S Narayan3 February, 2020
The Indian Budget for 2020-21 was disappointing in that it failed to introduce measures for economic reforms. At the same time, it included a number of ideas that have been at the heart of the Rashtriya Swayamsevak Sangh (RSS). Overall, it was a conservative, political budget, furthering the ideology of the RSS.
The Indian Budget was presented by the Finance Minister Nirmala Sitharaman in the Indian Parliament on 1 February 2020 and contained little that could be termed path breaking. In fact, the Economic Survey, which was presented to the Parliament just a day before, contained many ideas that were new, and spoke refreshingly of a market-driven economy, where wealth creation and entrepreneurship would be rewarded, crony capitalism would be replaced by free markets with equal opportunities for all, inefficient public sector units would be sold, and a number of free market ideas that were refreshing as well as promising. However, the budget has not taken up any of these for implementation, and the disjoint between the reformers and the pragmatic accountants in the government appears to be continuing.
To be fair, even in the past, the Narendra Modi government has reserved its major programme and implementation announcements outside the budget, relegating the budget exercise to a safe, conservative, accounting exercise. Clearly, this year is no exception. In part, it stems from a mindset where major announcements are made by the executive, most often the prime minister, whereas putting it inside the budget would entail parliamentary scrutiny and discussions. Secondly, this is not a government that is committed to reform and, in many ways, allows politics and the voter to decide on economic decisions. As an example, the super- rich tax introduced last July for those with incomes above ₹2 crores (S$400,000) would net hardly ₹5,000 crores (S$1 billion), but the optical impact of punishing the wealth for their riches would have a good effect on the voting public. There is very little difference in perception of voter politics between this and the Indira Gandhi era, both keeping their eye firmly on the electorate. Therefore, there is little room for right wing ideas or ideology in their actions, and this budget reinforces that.
There are interesting points of note. The announcements in regard to agriculture, food processing and logistics are a teaser for state governments to follow up with programmes that would then get some central funding. Medical schools attached to district hospitals on a public-private partnership mode might lead to greater interest in setting up medical colleges by the private sector, especially in Tamil Nadu. In the same vein, encouraging education, skill development and specific vocational programmes may enthuse private players to venture into these areas and, again, Tamil Nadu has a history of such entrepreneurship.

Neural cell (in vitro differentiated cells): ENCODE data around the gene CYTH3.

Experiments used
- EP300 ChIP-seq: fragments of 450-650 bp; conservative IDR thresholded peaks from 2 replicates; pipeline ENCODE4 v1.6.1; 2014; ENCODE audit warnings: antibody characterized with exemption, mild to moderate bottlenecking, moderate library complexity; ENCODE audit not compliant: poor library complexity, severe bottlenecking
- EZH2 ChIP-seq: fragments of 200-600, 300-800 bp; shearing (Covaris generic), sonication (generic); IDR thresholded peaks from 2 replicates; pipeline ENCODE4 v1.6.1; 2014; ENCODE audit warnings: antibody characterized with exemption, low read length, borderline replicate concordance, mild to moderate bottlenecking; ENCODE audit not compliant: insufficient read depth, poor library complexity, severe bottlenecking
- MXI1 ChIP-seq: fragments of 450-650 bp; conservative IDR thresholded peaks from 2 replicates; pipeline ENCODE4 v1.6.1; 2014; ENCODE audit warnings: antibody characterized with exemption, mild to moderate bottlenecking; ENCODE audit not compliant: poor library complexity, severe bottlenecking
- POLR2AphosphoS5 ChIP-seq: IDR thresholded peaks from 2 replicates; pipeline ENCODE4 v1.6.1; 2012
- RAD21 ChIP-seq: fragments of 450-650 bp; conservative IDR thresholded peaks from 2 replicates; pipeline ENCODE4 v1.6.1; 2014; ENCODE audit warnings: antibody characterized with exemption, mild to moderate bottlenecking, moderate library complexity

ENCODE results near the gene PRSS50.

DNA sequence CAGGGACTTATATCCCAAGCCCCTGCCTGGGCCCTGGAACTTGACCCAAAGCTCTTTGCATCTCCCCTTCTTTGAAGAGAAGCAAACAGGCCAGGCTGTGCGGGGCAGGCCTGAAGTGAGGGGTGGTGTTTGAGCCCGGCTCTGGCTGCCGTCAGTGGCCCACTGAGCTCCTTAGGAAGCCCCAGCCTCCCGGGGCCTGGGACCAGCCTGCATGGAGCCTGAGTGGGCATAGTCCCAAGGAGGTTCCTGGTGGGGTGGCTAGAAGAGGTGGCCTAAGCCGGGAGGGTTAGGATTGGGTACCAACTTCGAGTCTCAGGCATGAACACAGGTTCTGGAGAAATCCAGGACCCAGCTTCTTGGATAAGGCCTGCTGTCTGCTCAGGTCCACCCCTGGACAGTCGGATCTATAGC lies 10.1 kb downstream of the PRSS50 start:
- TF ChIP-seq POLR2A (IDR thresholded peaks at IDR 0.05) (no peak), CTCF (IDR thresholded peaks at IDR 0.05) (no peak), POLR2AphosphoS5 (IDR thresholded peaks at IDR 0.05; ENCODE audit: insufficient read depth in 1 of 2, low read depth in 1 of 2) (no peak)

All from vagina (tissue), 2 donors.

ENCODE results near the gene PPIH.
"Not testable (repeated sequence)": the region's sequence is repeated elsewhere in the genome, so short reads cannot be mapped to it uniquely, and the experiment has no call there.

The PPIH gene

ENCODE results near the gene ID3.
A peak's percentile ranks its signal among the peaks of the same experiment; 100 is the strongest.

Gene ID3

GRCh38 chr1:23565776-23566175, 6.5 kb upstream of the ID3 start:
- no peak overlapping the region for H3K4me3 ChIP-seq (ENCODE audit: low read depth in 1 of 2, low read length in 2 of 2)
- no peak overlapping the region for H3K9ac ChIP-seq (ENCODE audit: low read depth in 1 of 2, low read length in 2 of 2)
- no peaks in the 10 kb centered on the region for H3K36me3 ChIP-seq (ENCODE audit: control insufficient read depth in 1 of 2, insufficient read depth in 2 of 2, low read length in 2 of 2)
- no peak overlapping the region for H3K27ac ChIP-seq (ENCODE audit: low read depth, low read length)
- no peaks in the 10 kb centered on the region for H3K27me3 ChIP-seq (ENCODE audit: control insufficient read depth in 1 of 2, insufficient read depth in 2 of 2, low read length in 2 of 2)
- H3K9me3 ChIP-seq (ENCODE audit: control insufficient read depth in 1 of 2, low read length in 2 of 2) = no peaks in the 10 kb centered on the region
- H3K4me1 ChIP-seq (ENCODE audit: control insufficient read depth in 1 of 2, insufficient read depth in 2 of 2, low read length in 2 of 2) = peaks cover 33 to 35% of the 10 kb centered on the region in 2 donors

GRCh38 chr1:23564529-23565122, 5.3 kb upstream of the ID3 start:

The announcement that there would be an initial public offering for the Life Insurance Corporation of India is welcome. It has emerged as the single institution to bail out the government by investing in difficult accounts like the Industrial Development Bank of India (IDBI) and through paying large dividends to the government. As a result, it is also showing some signs of stress. Infusion of public shareholding would ensure transparency, accountability as well as capital into this undertaking, whose customers run into the millions. Disposing the IDBI through retail share sale is also a good idea.
Most importantly, the growth projections are realistic. A nominal gross domestic product (GDP) growth rate of 10 per cent has been estimated, which translates, net of inflation, into a real growth of just around six per cent, which is modest and achievable. This conservative approach has enabled the government to project a fairly reasonable increase in market borrowings for next year, up from ₹4.99 lakh crores (S$1 trillion) this year to ₹5.39 lakh crores (S$1.1 trillion). This is a modest increase and will not crowd out funds for private investment. There is a reduction in debt to GDP ratio, which is good. These two steps would likely keep the currency range-bound and, given the fairly steady expectations of oil prices, would reduce impact of price rises due to global factors. The fallout is the slippage in the fiscal deficit, though compared to the slippage announced in Finance Minister P Chidambaram’s budget after the global financial crisis, is very modest. There is also added transparency in providing other off budget commitments as liabilities in an annexure, and hopefully, these would find their place into the main accounts in the coming years.
The relief in income tax rates would benefit those earning up to ₹15 lakhs (S$30,000) a year. Perhaps there is a message here. This would benefit the youth, mostly in the organised employment sectors like information technology and manufacturing, and there is a hope that this is a consumer set that would perhaps spend more. The removal of the dividend distribution tax to be paid by companies is welcome in that it provides greater room for investment as well as for sharing. The Finance Minister has announced that she had done away with a number of exemptions under the Income Tax Act, which would require greater study.
Finally, the offer of settlement of all disputed income tax cases through payment of the tax amount without penalty or interest is a good offer. Not only would it remove a large number of cases in various courts and tribunals, it would also help draw in some revenues this year.